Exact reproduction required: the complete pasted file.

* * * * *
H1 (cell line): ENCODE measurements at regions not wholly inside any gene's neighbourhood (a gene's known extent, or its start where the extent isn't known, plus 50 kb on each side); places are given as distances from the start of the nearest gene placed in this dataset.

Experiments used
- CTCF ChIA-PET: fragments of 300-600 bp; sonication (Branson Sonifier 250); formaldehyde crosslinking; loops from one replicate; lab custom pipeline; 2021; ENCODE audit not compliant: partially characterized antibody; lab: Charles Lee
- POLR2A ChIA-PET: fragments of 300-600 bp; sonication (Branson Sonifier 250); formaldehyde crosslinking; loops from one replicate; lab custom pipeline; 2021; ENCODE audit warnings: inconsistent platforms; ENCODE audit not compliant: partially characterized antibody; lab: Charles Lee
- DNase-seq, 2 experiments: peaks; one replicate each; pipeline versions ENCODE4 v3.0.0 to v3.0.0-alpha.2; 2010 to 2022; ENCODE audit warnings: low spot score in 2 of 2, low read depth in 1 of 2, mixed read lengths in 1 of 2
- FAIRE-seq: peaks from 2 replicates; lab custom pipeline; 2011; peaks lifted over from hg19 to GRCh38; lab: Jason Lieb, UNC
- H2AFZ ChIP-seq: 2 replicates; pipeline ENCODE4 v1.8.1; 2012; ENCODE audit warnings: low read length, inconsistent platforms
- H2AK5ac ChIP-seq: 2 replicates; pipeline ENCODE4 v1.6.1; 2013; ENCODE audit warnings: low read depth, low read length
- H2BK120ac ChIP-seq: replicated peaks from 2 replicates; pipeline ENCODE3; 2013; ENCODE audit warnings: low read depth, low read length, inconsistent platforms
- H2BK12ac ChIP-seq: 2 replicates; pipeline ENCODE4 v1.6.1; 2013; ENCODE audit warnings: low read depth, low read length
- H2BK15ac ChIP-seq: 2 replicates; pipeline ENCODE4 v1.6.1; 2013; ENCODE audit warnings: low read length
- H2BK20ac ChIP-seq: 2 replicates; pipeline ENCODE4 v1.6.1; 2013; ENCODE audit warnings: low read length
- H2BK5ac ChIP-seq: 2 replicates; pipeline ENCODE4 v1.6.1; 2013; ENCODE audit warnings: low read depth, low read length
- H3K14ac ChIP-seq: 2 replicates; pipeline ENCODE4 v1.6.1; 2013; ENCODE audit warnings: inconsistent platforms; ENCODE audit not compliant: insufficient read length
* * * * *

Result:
H1 (cell line): ENCODE measurements at regions not wholly inside any gene's neighbourhood (a gene's known extent, or its start where the extent isn't known, plus 50 kb on each side); places are given as distances from the start of the nearest gene placed in this dataset.

Experiments used
- CTCF ChIA-PET: fragments of 300-600 bp; sonication (Branson Sonifier 250); formaldehyde crosslinking; loops from one replicate; lab custom pipeline; 2021; ENCODE audit not compliant: partially characterized antibody; lab: Charles Lee
- POLR2A ChIA-PET: fragments of 300-600 bp; sonication (Branson Sonifier 250); formaldehyde crosslinking; loops from one replicate; lab custom pipeline; 2021; ENCODE audit warnings: inconsistent platforms; ENCODE audit not compliant: partially characterized antibody; lab: Charles Lee
- DNase-seq, 2 experiments: peaks; one replicate each; pipeline versions ENCODE4 v3.0.0 to v3.0.0-alpha.2; 2010 to 2022; ENCODE audit warnings: low spot score in 2 of 2, low read depth in 1 of 2, mixed read lengths in 1 of 2
- FAIRE-seq: peaks from 2 replicates; lab custom pipeline; 2011; peaks lifted over from hg19 to GRCh38; lab: Jason Lieb, UNC
- H2AFZ ChIP-seq: 2 replicates; pipeline ENCODE4 v1.8.1; 2012; ENCODE audit warnings: low read length, inconsistent platforms
- H2AK5ac ChIP-seq: 2 replicates; pipeline ENCODE4 v1.6.1; 2013; ENCODE audit warnings: low read depth, low read length
- H2BK120ac ChIP-seq: replicated peaks from 2 replicates; pipeline ENCODE3; 2013; ENCODE audit warnings: low read depth, low read length, inconsistent platforms
- H2BK12ac ChIP-seq: 2 replicates; pipeline ENCODE4 v1.6.1; 2013; ENCODE audit warnings: low read depth, low read length
- H2BK15ac ChIP-seq: 2 replicates; pipeline ENCODE4 v1.6.1; 2013; ENCODE audit warnings: low read length
- H2BK20ac ChIP-seq: 2 replicates; pipeline ENCODE4 v1.6.1; 2013; ENCODE audit warnings: low read length
- H2BK5ac ChIP-seq: 2 replicates; pipeline ENCODE4 v1.6.1; 2013; ENCODE audit warnings: low read depth, low read length
- H3K14ac ChIP-seq: 2 replicates; pipeline ENCODE4 v1.6.1; 2013; ENCODE audit warnings: inconsistent platforms; ENCODE audit not compliant: insufficient read length